To better understand students of any culture – including that of Deaf culture -- the academic advisor must explore a population’s life experiences, norms, values, and defining behaviors. Here Horovitz laments, “[Deafness] is indeed a physical difference that has resulted in a language system. From language springs culture and Deaf language is indeed a cultivation that celebrates such ethnology” (p. 5). McCullough and Duchesneau continue that “Deaf people are a vibrant community of individuals who share a rich cultural, linguistic, and historical heritage” (p. 8). The editor would thus support the notion that a modern approach to Deaf culture would prompt the advisor to consider whether Deafness is perceived as a disability by the Deaf or Hard of Hearing advisee.
McCullough and Duchesneau appear to suggest that academic advisors combat their developing misconceptions of Deaf students by establishing rapport with Deaf advisees and developing an awareness of the rich and unique diversity of Deaf people, Deaf culture and language, and Deaf history which is marked by oppression and paternalism. Silver concurs by stating that “…People who work with Deaf students tend to underestimate their abilities, aptitudes, interests, and vocational opportunities” and their low expectations can be self-fulfilling” (p. 27). “Hearing professionals… generally perceive Deaf people in one of two ways. The largely prevailing pathological perspective considers Deaf people to have an impairment that is in need of correction” (p.8). McCullough and Duchesneau (drawing from the work of Padden, Padden & Humphries, Lane, and Hoffmeister, & Bahan) note that “the social minority perspective… considers Deaf people to be members of a unique cultural and linguistic minority” (p. 8). The pathological approaches’ quest for assimilation may be oppressive to Deaf people. In contrast to the pathological view of Deaf people, those who view Deaf people as part of a social minority place language and culture, not hearing status, at the center of Deaf people’s identity” (p. 10).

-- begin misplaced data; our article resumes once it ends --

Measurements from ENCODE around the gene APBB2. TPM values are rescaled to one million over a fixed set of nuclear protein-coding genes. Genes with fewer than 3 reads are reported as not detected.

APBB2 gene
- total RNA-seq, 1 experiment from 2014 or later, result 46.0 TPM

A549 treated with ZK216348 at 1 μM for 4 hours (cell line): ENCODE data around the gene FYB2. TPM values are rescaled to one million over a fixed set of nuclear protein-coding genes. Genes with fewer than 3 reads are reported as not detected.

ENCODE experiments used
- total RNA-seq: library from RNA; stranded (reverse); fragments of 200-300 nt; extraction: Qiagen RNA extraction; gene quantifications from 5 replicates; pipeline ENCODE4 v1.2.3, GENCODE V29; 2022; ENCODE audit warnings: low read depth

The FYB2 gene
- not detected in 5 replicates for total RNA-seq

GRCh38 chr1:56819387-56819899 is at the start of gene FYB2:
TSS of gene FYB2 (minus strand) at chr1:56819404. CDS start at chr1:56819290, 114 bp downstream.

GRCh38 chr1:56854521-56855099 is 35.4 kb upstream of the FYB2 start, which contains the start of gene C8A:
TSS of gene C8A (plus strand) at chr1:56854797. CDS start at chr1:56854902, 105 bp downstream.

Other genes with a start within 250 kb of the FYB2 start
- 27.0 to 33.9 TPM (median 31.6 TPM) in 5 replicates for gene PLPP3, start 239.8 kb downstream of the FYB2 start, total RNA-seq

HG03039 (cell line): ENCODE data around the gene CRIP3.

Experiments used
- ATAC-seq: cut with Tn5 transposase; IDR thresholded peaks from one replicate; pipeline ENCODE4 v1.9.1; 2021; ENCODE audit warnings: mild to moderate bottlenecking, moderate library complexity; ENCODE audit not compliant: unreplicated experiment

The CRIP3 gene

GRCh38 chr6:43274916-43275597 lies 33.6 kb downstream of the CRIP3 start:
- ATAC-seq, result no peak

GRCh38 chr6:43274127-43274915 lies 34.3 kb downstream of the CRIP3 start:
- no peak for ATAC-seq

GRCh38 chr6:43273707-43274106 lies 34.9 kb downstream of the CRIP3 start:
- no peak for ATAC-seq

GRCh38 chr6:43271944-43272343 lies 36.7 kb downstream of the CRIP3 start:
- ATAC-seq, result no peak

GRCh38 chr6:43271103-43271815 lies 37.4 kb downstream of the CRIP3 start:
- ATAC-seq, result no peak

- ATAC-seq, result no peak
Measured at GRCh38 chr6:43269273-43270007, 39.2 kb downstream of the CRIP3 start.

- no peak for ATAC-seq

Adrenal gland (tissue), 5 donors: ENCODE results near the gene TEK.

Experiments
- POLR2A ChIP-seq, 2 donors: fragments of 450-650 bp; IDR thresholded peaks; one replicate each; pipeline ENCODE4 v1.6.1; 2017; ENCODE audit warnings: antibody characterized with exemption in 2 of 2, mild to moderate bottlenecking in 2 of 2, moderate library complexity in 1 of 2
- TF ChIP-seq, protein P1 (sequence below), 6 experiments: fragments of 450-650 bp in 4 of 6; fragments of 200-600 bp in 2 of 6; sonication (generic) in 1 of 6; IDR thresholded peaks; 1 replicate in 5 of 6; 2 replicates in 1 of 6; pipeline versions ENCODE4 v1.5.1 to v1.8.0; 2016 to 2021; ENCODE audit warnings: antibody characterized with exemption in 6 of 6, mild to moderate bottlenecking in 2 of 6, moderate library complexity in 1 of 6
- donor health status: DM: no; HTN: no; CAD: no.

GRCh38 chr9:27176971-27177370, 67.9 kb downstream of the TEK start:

Horovitz presents a comprehensive text in which the Deaf are celebrated, valued, and embraced. While this book contains valuable case studies that illustrate a myriad of phenomena related to the therapeutic effects of art therapy, future texts should offer the first-hand expressions of Deaf individual’s thoughts, feelings, and beliefs as related to their personal experiences when interacting with hearing practitioners. For the academic advisor, such expressions could offer an invaluable first-hand look at the unique experiences of Deaf students within the communication-driven milieu of academia.
Miller, M. A. (2002, December). How to thrive, not just survive, as a new advisor. The Academic Advising News, 25(4). Retrieved March 15, 2007 from the NACADA Clearinghouse of Academic Advising Resources Web site: http://www.nacada.ksu.edu/Clearinghouse/AdvisingIssues/newadvisor.htm.
Moehring, R. (1997) Advising students who are deaf. In Ramos, M. & Vallandingham, D. (Eds.) Advising students with disabilities (pp. 61-65). Manhattan, KS: National Academic Advising Association.
Visually speaking: Art therapy and the deaf. (2007). Book by Ellen G. Horovitz, (Ed.). Review by Nikki Allen Dyer. Springfield, IL: Charles C. Thomas Publisher. 250 pp. $56.95, (hardback), ISBN # 978-0-398-07715-0